Almost finished writing Dangerous Deception. Once I reach the end I’ll need a couple of days relaxation, then I’ll have to tackle the housework that’s gone feral while I’ve been concentrating on getting my characters and plot into shape.

Rogan and Breeanna, the main characters, have been interesting to write. If you’ve read Deadly Tide, you’ll already know something about Rogan, the ex-Navy part-owner of a dive and charter boat operating on the Great Barrier Reef. In that book, Rogan played a pivotal role in helping Chayse Jarrett, an undercover cop, bring some rather vicious criminals to justice. In Dangerous Deception Rogan’s twin brother Liam is missing, and he begins to wonder who he can trust and who is lying to him.

The one person he knows he has to help is Breeanna Montgomery, a woman running from mysterious men who want something they think she has. Men who will kill to get what they want. Liam was hired to find Breeanna, and Rogan thinks she is the key to his disappearance.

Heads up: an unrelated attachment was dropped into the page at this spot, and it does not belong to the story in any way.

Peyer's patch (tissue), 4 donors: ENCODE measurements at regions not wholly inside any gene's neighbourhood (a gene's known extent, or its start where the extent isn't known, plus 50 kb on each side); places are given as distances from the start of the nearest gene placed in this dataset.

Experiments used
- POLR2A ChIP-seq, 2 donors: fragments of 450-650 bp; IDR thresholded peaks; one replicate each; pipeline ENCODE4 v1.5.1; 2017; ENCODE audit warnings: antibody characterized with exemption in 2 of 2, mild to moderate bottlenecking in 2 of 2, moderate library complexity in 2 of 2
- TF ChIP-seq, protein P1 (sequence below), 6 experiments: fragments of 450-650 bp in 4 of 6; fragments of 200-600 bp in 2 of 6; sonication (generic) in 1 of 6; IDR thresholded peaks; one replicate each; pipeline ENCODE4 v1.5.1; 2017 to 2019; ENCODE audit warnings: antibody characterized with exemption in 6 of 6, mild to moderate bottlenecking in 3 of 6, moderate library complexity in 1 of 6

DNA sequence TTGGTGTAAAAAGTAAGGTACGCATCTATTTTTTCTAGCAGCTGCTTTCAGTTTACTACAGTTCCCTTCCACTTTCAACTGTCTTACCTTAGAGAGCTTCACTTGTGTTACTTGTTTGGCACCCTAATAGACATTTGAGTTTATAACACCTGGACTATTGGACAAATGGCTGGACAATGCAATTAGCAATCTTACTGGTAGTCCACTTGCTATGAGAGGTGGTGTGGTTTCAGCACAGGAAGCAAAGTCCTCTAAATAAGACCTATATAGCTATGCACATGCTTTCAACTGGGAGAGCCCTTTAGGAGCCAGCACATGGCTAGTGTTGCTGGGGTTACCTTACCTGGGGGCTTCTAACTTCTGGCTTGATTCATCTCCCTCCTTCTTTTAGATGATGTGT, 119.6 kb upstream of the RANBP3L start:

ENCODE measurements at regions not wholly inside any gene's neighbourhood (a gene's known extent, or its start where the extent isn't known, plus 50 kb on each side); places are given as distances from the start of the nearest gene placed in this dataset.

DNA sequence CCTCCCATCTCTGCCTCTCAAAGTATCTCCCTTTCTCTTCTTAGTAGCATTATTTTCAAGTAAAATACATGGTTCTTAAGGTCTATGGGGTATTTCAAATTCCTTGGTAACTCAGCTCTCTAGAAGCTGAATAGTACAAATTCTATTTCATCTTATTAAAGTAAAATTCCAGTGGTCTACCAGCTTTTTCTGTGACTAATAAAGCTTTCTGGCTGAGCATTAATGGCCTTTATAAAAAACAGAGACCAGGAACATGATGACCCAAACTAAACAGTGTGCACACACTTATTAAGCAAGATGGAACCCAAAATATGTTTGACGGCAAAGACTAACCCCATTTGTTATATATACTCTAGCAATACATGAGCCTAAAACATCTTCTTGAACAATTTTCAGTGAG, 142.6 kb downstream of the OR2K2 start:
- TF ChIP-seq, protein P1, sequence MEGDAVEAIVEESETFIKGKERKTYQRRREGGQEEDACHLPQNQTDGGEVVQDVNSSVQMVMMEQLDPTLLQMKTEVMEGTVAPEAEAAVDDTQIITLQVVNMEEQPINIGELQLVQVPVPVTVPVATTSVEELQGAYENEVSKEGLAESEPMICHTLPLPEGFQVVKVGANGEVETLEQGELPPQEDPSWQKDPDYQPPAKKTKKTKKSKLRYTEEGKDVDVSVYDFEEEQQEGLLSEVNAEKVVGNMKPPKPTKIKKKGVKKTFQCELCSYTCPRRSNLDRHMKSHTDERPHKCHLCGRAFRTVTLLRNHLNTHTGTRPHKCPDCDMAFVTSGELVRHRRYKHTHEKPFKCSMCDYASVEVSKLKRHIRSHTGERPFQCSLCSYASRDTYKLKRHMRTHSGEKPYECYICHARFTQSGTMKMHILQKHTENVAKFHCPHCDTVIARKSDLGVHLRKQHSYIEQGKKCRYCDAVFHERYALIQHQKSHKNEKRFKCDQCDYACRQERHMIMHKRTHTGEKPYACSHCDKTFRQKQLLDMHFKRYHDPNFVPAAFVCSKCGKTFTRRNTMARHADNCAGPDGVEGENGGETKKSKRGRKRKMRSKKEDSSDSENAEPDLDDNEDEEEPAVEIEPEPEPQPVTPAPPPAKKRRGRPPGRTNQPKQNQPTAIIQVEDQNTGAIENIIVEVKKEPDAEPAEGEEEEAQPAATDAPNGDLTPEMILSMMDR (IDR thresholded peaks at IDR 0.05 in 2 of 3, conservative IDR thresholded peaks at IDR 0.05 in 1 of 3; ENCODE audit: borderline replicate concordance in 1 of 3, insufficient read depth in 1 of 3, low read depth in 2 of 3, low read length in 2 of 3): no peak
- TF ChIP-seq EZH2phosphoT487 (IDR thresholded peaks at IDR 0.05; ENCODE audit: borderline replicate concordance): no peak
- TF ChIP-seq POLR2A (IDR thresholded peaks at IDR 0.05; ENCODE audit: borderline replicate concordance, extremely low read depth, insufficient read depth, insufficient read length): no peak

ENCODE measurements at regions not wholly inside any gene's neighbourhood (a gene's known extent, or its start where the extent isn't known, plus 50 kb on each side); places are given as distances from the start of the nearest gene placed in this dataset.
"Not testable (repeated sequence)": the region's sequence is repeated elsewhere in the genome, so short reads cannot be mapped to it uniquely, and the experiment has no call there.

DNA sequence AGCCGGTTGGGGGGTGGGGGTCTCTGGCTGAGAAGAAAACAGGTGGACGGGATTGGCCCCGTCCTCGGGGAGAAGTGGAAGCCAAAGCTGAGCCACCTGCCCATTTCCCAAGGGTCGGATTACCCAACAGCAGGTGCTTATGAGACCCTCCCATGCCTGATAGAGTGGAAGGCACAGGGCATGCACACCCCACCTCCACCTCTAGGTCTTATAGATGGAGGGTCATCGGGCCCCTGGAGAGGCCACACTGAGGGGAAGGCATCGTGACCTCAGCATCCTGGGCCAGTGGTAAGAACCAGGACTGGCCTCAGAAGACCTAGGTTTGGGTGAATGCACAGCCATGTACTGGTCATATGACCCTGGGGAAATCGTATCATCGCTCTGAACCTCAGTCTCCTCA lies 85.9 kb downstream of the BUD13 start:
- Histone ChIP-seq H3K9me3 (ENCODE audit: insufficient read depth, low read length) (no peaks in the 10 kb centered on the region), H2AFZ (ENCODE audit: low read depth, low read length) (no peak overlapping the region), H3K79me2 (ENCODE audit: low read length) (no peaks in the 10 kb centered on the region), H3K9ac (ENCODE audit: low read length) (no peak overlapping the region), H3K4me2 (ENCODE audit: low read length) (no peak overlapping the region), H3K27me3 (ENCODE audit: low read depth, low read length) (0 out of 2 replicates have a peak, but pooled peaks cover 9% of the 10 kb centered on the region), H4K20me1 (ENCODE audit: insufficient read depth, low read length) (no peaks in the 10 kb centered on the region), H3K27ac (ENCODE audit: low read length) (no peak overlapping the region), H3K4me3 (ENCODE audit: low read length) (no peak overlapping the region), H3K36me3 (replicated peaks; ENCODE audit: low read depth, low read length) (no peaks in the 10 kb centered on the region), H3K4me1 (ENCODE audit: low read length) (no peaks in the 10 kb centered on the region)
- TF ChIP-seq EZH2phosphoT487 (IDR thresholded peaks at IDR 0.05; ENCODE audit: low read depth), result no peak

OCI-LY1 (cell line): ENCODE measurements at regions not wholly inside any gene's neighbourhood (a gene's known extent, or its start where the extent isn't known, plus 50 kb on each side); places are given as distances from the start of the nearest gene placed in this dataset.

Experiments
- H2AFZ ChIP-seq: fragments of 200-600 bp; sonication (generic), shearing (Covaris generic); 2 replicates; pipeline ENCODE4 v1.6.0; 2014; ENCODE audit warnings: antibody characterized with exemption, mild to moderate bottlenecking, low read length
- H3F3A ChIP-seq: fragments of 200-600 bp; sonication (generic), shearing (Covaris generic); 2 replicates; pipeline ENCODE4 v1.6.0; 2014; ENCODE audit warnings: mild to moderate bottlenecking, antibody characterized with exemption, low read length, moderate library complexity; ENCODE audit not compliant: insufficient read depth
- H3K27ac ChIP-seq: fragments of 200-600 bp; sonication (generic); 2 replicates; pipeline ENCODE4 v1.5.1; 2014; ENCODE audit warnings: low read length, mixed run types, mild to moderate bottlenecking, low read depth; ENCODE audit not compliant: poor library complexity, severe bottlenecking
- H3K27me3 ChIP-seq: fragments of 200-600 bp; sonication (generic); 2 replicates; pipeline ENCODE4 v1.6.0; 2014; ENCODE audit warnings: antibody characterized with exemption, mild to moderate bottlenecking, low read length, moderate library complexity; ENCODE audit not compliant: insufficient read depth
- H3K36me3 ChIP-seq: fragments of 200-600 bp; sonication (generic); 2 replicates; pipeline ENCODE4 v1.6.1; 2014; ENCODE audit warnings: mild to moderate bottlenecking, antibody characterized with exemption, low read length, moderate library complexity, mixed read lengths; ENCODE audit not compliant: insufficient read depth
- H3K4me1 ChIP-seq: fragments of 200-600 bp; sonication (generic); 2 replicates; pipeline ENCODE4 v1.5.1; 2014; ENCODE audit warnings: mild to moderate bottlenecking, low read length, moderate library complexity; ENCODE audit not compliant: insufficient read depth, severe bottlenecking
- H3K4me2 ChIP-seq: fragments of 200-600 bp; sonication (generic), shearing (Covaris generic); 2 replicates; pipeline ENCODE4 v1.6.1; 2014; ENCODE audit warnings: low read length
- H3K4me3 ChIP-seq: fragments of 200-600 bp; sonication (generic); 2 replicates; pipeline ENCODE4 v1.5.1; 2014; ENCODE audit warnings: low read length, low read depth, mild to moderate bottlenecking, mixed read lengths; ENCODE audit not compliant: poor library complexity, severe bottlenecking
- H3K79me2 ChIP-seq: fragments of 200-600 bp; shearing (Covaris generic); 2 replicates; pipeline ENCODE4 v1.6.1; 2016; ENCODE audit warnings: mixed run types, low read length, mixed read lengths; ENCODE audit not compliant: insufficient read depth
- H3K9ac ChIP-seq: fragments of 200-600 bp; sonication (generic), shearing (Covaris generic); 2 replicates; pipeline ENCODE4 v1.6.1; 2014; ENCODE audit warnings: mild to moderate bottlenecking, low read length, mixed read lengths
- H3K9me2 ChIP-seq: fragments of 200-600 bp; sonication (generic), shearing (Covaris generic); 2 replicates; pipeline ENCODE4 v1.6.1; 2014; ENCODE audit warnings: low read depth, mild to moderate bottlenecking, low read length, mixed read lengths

Only five weeks to the Romance Writers of Australia annual conference in Sydney. They’re a great group of people and I love taking the opportunity to catch up with them. I just hope Sydney is a little warmer than it was when the last conference was held there. We’re spoiled living here in Bundaberg, as it has the fourth best climate in the world (according to the Encyclopaedia Britannica).

My friend Sara Bennett has sent me her latest Avon book, Kissing the Bride, and I’m looking forward to reading it soon. You’ll find a link to Sara’s website on my Links page.

1st April 2004

I’m beginning to suspect that gremlins live in computer email programs. For the last couple of weeks I’ve had trouble receiving emails, so if I haven’t replied to someone it’s because their email is probably still floating around in cyber space. And no, it’s not because it’s April Fools Day 🙂

Book five, Dangerous Deception, has gone through the research to the writing stage, and is currently giving me a few hassles. I don’t know about other writers, but for me, character motivation has to be plausible. If a character does something, I want to know that the reader can nod his or her head and say, ‘Of course, that’s the only thing they would have done.’

Well, one character wasn’t allowing that to happen, and I realised that she had more facets to her personality than I had revealed. Once I explored her a little further, fleshed out her background and allowed this to show, the motivation fell into place. Just like real people, the more we know about a character, the better we understand them.

Competition Results: The winner of the giveaway of a signed copy of Until Death is Pamela who lives in Tasmania.